Travis Nichols interview

July 14, 2010, 14:49 pm  Posted by Craft Your Life Team

The following is an excerpt of Vickie Howell’s interview with Travis Nichols. The full interview can been seen in her book: Craft Corps

VH: What’s your first craft-related memory?

TN: In second grade, I used to make pop-up books in school with a couple of other kids, just for fun. I learned how to make springs out of paper by folding pieces over on themselves. Then, I would pop out stuff like monsters, swords, or things like that.

VH: Is there a moment from your childhood connected to craft that really stands out for you?

TN: Indirectly, my mom and dad always encouraged us to be creative and make things.

VH: Were they artists themselves?

TN: Yes. My mom’s now a full-time photographer, after teaching for 30 years. My dad was primarily a musician. My uncle was an artist. So art is always something I’ve been around, and people have encouraged me to do it.

VH: Do you have a memory as a professional artist that will always stick with you?

TN: When I had my first solo art show, I realized that aside from just making crafts and art, I really like putting shows together and packaging the things I do into presentation form.

VH: Was that the first time you also presented craft pieces, versus just showing your paintings?

TN: Before that, I’d been making comic books and other craft things, more so than painting. I got back into painting, though, and also incorporated handmade greeting cards and little door hangers. Since then, I always incorporate my craft stuff along with my art. If you can’t buy a painting, then there’ll be cheaper items you can pick up—something for everybody.

VH: Did you go to art school or are you self-taught?

TN: I did not go to art school—I kind of wish I did, though. I went to Texas Tech University, and my major was studies in fine arts and technology: graphic design, photography, music technology, and science fiction as literature. I also went to New York for an internship, where I worked for a magazine and was going to art galleries everyday. When I came back to Lubbock, Texas, I opened an art gallery with a friend. I don’t know if I could have done that if I’d gone to an art school, especially in a bigger city.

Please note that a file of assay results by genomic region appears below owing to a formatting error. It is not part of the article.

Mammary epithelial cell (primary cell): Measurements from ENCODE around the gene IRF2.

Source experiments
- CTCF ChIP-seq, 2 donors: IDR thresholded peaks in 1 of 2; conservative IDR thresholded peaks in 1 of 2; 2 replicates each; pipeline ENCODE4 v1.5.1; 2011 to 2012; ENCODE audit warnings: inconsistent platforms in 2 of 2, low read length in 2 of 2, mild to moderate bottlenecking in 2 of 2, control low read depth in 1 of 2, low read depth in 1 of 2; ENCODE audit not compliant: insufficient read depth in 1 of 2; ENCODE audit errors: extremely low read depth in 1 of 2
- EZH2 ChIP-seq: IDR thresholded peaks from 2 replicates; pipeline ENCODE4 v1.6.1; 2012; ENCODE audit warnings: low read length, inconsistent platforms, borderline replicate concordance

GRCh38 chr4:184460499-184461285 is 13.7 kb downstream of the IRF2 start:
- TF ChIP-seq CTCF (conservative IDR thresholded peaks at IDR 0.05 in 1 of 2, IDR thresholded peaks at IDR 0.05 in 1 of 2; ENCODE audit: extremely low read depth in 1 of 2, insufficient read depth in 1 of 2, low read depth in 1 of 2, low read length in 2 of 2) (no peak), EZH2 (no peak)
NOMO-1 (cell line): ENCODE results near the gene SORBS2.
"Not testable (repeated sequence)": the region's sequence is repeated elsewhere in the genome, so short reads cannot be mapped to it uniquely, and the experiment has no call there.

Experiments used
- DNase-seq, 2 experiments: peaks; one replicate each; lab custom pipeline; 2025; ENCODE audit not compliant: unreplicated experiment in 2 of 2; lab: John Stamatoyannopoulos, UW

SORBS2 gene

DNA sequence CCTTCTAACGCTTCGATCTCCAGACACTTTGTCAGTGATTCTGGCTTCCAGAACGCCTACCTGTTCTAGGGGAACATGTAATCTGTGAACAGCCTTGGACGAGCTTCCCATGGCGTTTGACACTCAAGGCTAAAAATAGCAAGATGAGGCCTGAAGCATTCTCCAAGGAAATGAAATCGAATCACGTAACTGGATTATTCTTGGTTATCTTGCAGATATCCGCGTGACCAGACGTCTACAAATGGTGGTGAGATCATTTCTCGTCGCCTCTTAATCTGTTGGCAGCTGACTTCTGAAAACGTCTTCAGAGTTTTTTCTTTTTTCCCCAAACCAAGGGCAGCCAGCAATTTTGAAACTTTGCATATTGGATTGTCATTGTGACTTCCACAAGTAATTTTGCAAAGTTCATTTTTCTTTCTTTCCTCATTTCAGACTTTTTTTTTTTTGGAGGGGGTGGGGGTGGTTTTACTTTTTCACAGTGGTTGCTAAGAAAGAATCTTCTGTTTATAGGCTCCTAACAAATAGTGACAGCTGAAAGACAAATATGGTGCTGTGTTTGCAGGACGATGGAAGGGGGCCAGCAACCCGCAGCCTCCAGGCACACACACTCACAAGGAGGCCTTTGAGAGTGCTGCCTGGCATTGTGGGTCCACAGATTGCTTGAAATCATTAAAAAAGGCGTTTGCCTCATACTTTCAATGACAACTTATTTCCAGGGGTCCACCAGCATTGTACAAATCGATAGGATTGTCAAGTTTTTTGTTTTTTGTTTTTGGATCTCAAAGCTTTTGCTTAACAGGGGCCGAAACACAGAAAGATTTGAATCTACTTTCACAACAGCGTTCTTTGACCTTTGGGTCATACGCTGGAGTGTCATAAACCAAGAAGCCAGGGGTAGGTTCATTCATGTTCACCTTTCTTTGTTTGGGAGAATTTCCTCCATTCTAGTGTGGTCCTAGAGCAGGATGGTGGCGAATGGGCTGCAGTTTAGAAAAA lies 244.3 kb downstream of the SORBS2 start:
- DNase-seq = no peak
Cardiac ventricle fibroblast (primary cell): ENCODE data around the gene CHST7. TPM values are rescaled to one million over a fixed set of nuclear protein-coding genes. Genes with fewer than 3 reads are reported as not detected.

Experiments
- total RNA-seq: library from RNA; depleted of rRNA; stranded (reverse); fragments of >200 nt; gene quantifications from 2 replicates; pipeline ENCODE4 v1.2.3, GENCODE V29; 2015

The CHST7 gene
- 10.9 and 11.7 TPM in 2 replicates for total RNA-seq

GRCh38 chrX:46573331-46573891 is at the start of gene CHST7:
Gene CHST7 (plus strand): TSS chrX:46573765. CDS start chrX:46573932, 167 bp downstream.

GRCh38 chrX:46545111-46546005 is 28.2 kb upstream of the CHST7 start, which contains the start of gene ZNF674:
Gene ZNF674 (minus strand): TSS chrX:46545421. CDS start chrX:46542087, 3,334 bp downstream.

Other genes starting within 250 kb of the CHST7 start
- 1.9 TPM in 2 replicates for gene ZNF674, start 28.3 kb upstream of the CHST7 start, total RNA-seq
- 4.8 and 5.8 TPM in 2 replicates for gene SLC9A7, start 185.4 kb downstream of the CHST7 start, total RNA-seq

VH: Why not, because the gallery scene would’ve been over-saturated?

TN: That, and it would’ve been too expensive. I don’t ever want to regret where I went to school, because I got involved with the music scene in Lubbock, and that experience got me where I am today. I’m okay with that.

VH: You’re not doing too shabby these days, I must say!

TN: I think I’m doing okay.

VH: For artists and crafters, thinking we’re “okay” is good. Huge, even.

TN: For me, I never let myself get excited about anything for too long, because I don’t want that to be the peak.

VH: And you wait for the other shoe to drop.

TN: I’m always like, “Okay, that’s good, but now what’s next?” My mom always says, “Aren’t you so excited?” I say, “Yes, it’s okay, but now what?”

VH: I do the exact same thing. I’m afraid it’ll all go away if I stop to celebrate.

TN: The first time I got a comic published in Nickelodeon Magazine was really exciting, but it just made me wonder where I go from there. It was a big deal, but I didn’t want it to be the biggest thing I ever did.

VH: Do you credit anyone in particular for opening the professional crafty doors for you?

TN: When I worked for Jennifer Perkins (see page 57), I learned a lot about the business side. I owe a lot of my knowledge to her. I wouldn’t have met her, though, if I hadn’t started making crafts, moved to Austin, and got stuff in Parts & Labour, a local store that solely sells handmade items. Working for her taught me a whole lot about how to run a business and what you can do with it.

VH: What about personally? Who really got you started in a creative way? Was it your parents, or was there someone else who influenced you growing up?

TN: Well, there are my heroes, if that’s what you mean. Jim Henson, Paul Reubens, and Shel Silverstein are a few of my biggest heroes.

VH: Those are good! What about in your family, though? I’ve interviewed other crafters who’ve credited a grandmother, aunt, etc., for sitting down and crafting with them. Was that the case with you, or did you come into it on your own?

TN: I think a little bit came from my mom. As recently as a few years ago during
the holidays, we made soap, candles, or paper—which is probably my favorite thing to do. It’s so much fun! I collect scraps and then, at some point, turn them into new paper.

For more information about Travis and his projects, go to:

To see the full interview, pick up a copy of Craft Corps.


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The Craft Your Life team covers traditional general craft topics, from ceramics and paper ...

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One Response

    Door hangers says:

    Paper: The paper option is another common variable for printed materials.
    For door hangers, much like their printing options you can have different
    options regarding the sides. You can have glossy coating on both sides of the
    door hanger if needed. If you only have one sided door hanger design, then the
    other side can just have uncoated paper to save money.

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